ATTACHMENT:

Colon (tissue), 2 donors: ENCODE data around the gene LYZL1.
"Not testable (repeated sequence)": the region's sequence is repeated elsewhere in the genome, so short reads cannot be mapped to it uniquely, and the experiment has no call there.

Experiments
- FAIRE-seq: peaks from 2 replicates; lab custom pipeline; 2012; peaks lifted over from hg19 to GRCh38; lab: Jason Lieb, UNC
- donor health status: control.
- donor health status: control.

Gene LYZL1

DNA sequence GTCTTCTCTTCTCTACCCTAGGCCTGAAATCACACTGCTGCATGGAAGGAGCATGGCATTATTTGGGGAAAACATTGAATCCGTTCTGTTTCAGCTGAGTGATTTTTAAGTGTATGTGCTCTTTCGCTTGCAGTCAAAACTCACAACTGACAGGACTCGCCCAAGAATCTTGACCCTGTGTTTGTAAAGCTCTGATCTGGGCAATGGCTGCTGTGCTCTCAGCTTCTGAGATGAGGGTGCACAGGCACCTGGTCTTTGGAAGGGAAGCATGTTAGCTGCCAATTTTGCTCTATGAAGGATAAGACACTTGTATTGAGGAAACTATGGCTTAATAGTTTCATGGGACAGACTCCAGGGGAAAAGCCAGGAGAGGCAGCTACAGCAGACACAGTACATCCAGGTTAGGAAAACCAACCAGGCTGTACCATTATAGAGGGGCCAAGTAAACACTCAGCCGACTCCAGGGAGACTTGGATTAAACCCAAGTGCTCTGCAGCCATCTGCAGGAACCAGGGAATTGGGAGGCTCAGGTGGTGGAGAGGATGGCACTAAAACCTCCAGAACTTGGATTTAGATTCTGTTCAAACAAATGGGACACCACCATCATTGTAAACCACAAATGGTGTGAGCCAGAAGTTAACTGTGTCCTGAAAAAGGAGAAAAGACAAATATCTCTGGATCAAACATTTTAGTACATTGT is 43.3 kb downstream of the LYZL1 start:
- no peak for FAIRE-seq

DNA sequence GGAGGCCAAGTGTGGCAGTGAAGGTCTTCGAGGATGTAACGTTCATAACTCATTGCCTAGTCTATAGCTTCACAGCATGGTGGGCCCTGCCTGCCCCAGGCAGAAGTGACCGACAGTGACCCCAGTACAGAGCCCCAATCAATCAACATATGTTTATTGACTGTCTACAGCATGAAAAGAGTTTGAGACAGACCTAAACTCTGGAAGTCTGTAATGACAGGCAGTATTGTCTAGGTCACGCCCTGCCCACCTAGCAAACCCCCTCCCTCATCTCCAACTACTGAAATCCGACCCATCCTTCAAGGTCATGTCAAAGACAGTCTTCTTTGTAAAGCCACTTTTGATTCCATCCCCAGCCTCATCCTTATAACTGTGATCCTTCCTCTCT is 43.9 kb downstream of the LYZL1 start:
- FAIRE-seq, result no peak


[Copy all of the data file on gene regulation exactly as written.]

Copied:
Colon (tissue), 2 donors: ENCODE data around the gene LYZL1.
"Not testable (repeated sequence)": the region's sequence is repeated elsewhere in the genome, so short reads cannot be mapped to it uniquely, and the experiment has no call there.

Experiments
- FAIRE-seq: peaks from 2 replicates; lab custom pipeline; 2012; peaks lifted over from hg19 to GRCh38; lab: Jason Lieb, UNC
- donor health status: control.
- donor health status: control.

Gene LYZL1

DNA sequence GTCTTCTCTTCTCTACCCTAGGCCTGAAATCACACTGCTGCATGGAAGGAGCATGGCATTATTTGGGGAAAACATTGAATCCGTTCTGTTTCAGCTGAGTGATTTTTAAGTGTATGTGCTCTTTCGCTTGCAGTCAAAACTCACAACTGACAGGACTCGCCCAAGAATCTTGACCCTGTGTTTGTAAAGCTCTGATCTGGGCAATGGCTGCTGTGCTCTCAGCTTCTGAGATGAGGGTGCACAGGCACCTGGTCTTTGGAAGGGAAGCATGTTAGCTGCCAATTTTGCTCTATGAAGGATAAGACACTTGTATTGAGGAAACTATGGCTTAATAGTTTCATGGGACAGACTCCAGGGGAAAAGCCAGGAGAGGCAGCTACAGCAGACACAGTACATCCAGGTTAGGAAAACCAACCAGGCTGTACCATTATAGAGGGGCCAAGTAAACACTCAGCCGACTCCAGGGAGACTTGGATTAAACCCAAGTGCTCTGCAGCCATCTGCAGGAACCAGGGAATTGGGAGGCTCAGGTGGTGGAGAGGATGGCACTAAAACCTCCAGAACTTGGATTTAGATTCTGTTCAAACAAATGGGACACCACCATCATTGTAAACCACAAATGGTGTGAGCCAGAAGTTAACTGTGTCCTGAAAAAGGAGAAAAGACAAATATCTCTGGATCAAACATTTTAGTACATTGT is 43.3 kb downstream of the LYZL1 start:
- no peak for FAIRE-seq

DNA sequence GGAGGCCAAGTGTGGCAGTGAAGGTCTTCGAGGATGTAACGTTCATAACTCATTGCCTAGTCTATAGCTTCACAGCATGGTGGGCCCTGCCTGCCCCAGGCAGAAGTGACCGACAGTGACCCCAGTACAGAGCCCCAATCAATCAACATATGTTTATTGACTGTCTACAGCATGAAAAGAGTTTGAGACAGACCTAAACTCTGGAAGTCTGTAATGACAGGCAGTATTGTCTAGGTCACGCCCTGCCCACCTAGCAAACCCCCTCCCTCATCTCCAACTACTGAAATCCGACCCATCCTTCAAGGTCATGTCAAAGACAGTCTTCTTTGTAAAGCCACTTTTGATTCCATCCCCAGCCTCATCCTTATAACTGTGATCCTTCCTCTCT is 43.9 kb downstream of the LYZL1 start:
- FAIRE-seq, result no peak